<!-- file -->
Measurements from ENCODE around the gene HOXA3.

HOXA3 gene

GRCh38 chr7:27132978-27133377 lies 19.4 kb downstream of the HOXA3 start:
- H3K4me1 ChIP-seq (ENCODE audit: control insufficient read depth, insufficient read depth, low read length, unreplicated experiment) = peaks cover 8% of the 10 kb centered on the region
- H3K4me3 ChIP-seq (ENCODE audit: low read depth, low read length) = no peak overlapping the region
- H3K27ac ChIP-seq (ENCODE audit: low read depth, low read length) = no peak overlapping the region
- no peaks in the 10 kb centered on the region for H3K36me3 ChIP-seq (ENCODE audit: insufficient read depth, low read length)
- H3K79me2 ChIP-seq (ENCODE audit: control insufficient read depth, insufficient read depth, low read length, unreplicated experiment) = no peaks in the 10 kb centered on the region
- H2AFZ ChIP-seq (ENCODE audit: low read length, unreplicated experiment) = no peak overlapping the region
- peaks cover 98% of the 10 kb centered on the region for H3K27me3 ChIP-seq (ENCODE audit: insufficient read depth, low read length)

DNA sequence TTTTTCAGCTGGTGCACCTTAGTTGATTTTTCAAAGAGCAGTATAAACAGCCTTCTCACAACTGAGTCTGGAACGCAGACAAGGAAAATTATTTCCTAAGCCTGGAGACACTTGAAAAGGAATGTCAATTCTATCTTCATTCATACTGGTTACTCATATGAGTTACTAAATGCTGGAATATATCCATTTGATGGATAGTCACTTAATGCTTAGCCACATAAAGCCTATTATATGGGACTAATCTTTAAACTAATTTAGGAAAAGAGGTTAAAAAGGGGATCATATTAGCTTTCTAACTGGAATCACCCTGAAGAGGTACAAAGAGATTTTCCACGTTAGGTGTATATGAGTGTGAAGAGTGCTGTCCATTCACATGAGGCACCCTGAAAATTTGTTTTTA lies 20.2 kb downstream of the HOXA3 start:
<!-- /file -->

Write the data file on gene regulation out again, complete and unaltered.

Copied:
Measurements from ENCODE around the gene HOXA3.

HOXA3 gene

GRCh38 chr7:27132978-27133377 lies 19.4 kb downstream of the HOXA3 start:
- H3K4me1 ChIP-seq (ENCODE audit: control insufficient read depth, insufficient read depth, low read length, unreplicated experiment) = peaks cover 8% of the 10 kb centered on the region
- H3K4me3 ChIP-seq (ENCODE audit: low read depth, low read length) = no peak overlapping the region
- H3K27ac ChIP-seq (ENCODE audit: low read depth, low read length) = no peak overlapping the region
- no peaks in the 10 kb centered on the region for H3K36me3 ChIP-seq (ENCODE audit: insufficient read depth, low read length)
- H3K79me2 ChIP-seq (ENCODE audit: control insufficient read depth, insufficient read depth, low read length, unreplicated experiment) = no peaks in the 10 kb centered on the region
- H2AFZ ChIP-seq (ENCODE audit: low read length, unreplicated experiment) = no peak overlapping the region
- peaks cover 98% of the 10 kb centered on the region for H3K27me3 ChIP-seq (ENCODE audit: insufficient read depth, low read length)

DNA sequence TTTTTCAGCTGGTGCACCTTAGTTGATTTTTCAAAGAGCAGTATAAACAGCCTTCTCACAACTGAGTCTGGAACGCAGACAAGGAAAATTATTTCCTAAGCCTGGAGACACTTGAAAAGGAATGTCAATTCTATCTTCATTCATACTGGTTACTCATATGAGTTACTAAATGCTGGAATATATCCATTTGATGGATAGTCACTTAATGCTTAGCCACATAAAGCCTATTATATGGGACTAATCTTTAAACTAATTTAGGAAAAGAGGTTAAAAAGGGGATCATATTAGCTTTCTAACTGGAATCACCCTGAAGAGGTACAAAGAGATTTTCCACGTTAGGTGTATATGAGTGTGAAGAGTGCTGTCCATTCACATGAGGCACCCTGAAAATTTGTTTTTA lies 20.2 kb downstream of the HOXA3 start: